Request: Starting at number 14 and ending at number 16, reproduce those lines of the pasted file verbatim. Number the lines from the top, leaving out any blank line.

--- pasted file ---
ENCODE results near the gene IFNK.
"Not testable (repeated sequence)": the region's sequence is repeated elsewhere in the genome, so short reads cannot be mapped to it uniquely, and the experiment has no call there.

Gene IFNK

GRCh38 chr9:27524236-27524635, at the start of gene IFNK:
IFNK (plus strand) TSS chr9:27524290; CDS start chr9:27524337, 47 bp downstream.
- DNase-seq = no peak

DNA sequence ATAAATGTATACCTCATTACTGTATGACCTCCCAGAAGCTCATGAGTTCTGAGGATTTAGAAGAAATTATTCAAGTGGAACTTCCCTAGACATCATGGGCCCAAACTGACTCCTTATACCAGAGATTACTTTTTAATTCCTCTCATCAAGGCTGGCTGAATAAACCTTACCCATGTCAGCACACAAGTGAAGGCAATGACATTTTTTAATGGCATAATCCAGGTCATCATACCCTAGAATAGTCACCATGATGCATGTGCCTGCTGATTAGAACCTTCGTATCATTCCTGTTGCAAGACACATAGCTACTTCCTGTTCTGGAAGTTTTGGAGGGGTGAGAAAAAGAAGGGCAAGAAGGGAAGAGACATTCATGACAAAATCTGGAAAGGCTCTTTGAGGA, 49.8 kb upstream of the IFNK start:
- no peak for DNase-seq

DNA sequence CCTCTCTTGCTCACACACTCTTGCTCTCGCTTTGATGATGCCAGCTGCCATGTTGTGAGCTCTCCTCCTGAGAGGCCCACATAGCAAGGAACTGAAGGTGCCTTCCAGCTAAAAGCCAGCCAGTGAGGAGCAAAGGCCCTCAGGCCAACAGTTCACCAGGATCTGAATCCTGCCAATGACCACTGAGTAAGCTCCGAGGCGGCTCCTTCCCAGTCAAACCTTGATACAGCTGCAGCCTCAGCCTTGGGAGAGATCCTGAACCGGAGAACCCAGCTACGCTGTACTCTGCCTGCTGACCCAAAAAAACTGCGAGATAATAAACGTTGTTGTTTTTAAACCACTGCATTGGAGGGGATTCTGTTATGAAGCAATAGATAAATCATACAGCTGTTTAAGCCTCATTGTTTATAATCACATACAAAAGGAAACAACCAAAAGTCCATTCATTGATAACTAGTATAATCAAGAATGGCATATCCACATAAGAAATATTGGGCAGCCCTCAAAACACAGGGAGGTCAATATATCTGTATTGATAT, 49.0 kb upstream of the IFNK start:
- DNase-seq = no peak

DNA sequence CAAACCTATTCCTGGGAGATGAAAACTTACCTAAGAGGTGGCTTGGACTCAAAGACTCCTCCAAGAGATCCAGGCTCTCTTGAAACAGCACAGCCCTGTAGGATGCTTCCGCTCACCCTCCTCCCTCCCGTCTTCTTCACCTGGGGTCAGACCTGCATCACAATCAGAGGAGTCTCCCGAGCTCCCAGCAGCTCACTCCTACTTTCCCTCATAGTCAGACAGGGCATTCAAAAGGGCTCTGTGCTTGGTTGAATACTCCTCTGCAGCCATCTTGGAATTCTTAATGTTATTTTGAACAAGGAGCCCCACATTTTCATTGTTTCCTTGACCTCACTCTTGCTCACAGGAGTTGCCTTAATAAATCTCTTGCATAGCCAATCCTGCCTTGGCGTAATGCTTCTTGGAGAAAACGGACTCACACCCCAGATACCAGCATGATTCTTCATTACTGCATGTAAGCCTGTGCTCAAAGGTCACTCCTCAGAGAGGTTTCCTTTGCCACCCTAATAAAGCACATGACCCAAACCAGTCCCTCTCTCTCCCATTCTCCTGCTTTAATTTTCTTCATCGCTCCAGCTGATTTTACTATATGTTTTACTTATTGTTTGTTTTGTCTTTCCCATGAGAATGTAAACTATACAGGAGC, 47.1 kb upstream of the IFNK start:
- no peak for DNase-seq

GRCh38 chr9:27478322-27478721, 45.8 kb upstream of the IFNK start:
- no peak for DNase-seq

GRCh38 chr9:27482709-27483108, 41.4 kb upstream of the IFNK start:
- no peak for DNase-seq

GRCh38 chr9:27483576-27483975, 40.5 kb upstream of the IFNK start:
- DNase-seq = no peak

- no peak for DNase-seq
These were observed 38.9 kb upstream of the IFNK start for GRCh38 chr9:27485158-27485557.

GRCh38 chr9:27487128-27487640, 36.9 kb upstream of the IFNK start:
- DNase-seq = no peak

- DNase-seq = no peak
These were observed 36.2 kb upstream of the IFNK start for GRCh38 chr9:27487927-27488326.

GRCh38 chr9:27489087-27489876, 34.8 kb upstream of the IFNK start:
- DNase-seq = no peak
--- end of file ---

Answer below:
- no peak for DNase-seq

GRCh38 chr9:27482709-27483108, 41.4 kb upstream of the IFNK start:
- no peak for DNase-seq